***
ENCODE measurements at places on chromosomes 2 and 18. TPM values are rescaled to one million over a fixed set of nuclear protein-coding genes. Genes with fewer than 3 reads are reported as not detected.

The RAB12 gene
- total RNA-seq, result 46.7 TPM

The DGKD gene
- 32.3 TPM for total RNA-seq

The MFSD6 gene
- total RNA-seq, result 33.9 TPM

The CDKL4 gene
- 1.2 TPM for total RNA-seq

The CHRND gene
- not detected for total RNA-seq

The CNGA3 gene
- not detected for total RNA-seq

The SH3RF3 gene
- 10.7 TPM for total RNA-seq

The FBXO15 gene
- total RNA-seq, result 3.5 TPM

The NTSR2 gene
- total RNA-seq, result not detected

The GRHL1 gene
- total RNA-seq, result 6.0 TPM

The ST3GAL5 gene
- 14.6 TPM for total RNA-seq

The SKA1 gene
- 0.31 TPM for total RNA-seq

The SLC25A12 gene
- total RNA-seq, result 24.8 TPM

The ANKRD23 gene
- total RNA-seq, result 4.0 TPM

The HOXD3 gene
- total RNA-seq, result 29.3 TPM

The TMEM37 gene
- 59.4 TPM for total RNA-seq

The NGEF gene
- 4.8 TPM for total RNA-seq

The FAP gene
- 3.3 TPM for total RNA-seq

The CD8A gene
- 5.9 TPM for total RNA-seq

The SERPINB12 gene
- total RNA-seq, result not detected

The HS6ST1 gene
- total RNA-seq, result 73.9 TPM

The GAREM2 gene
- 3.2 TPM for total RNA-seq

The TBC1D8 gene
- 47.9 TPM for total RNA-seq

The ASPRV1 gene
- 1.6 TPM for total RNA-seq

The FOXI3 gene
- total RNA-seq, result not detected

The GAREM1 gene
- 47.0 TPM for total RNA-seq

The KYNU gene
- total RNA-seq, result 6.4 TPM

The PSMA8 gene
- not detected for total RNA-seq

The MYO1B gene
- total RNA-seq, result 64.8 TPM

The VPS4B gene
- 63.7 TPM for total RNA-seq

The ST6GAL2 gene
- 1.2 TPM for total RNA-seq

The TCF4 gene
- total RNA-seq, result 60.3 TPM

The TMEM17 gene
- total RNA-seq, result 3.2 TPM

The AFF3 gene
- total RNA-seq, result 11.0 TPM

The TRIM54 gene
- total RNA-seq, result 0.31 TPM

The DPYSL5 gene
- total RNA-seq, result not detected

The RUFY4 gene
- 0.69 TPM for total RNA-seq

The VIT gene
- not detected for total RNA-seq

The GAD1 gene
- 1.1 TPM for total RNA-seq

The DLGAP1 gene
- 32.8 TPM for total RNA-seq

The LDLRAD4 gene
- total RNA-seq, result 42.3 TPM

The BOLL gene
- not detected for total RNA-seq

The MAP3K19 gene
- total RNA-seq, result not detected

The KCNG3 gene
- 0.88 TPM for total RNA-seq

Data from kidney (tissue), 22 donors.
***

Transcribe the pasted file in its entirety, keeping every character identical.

ENCODE measurements at places on chromosomes 2 and 18. TPM values are rescaled to one million over a fixed set of nuclear protein-coding genes. Genes with fewer than 3 reads are reported as not detected.

The RAB12 gene
- total RNA-seq, result 46.7 TPM

The DGKD gene
- 32.3 TPM for total RNA-seq

The MFSD6 gene
- total RNA-seq, result 33.9 TPM

The CDKL4 gene
- 1.2 TPM for total RNA-seq

The CHRND gene
- not detected for total RNA-seq

The CNGA3 gene
- not detected for total RNA-seq

The SH3RF3 gene
- 10.7 TPM for total RNA-seq

The FBXO15 gene
- total RNA-seq, result 3.5 TPM

The NTSR2 gene
- total RNA-seq, result not detected

The GRHL1 gene
- total RNA-seq, result 6.0 TPM

The ST3GAL5 gene
- 14.6 TPM for total RNA-seq

The SKA1 gene
- 0.31 TPM for total RNA-seq

The SLC25A12 gene
- total RNA-seq, result 24.8 TPM

The ANKRD23 gene
- total RNA-seq, result 4.0 TPM

The HOXD3 gene
- total RNA-seq, result 29.3 TPM

The TMEM37 gene
- 59.4 TPM for total RNA-seq

The NGEF gene
- 4.8 TPM for total RNA-seq

The FAP gene
- 3.3 TPM for total RNA-seq

The CD8A gene
- 5.9 TPM for total RNA-seq

The SERPINB12 gene
- total RNA-seq, result not detected

The HS6ST1 gene
- total RNA-seq, result 73.9 TPM

The GAREM2 gene
- 3.2 TPM for total RNA-seq

The TBC1D8 gene
- 47.9 TPM for total RNA-seq

The ASPRV1 gene
- 1.6 TPM for total RNA-seq

The FOXI3 gene
- total RNA-seq, result not detected

The GAREM1 gene
- 47.0 TPM for total RNA-seq

The KYNU gene
- total RNA-seq, result 6.4 TPM

The PSMA8 gene
- not detected for total RNA-seq

The MYO1B gene
- total RNA-seq, result 64.8 TPM

The VPS4B gene
- 63.7 TPM for total RNA-seq

The ST6GAL2 gene
- 1.2 TPM for total RNA-seq

The TCF4 gene
- total RNA-seq, result 60.3 TPM

The TMEM17 gene
- total RNA-seq, result 3.2 TPM

The AFF3 gene
- total RNA-seq, result 11.0 TPM

The TRIM54 gene
- total RNA-seq, result 0.31 TPM

The DPYSL5 gene
- total RNA-seq, result not detected

The RUFY4 gene
- 0.69 TPM for total RNA-seq

The VIT gene
- not detected for total RNA-seq

The GAD1 gene
- 1.1 TPM for total RNA-seq

The DLGAP1 gene
- 32.8 TPM for total RNA-seq

The LDLRAD4 gene
- total RNA-seq, result 42.3 TPM

The BOLL gene
- not detected for total RNA-seq

The MAP3K19 gene
- total RNA-seq, result not detected

The KCNG3 gene
- 0.88 TPM for total RNA-seq

Data from kidney (tissue), 22 donors.